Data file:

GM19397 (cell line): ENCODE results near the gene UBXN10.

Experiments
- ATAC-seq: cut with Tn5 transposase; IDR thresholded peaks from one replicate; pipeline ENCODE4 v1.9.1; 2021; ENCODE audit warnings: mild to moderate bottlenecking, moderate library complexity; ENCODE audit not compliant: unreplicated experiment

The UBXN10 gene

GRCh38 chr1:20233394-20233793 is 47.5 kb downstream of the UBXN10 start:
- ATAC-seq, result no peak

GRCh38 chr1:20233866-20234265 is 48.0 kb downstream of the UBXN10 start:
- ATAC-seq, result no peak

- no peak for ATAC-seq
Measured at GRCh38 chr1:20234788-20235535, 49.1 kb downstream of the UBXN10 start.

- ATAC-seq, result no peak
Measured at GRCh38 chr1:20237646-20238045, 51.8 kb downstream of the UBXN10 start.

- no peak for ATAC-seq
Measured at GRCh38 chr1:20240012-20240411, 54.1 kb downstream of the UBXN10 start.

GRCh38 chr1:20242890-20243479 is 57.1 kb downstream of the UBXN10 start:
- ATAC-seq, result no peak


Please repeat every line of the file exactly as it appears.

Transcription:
GM19397 (cell line): ENCODE results near the gene UBXN10.

Experiments
- ATAC-seq: cut with Tn5 transposase; IDR thresholded peaks from one replicate; pipeline ENCODE4 v1.9.1; 2021; ENCODE audit warnings: mild to moderate bottlenecking, moderate library complexity; ENCODE audit not compliant: unreplicated experiment

The UBXN10 gene

GRCh38 chr1:20233394-20233793 is 47.5 kb downstream of the UBXN10 start:
- ATAC-seq, result no peak

GRCh38 chr1:20233866-20234265 is 48.0 kb downstream of the UBXN10 start:
- ATAC-seq, result no peak

- no peak for ATAC-seq
Measured at GRCh38 chr1:20234788-20235535, 49.1 kb downstream of the UBXN10 start.

- ATAC-seq, result no peak
Measured at GRCh38 chr1:20237646-20238045, 51.8 kb downstream of the UBXN10 start.

- no peak for ATAC-seq
Measured at GRCh38 chr1:20240012-20240411, 54.1 kb downstream of the UBXN10 start.

GRCh38 chr1:20242890-20243479 is 57.1 kb downstream of the UBXN10 start:
- ATAC-seq, result no peak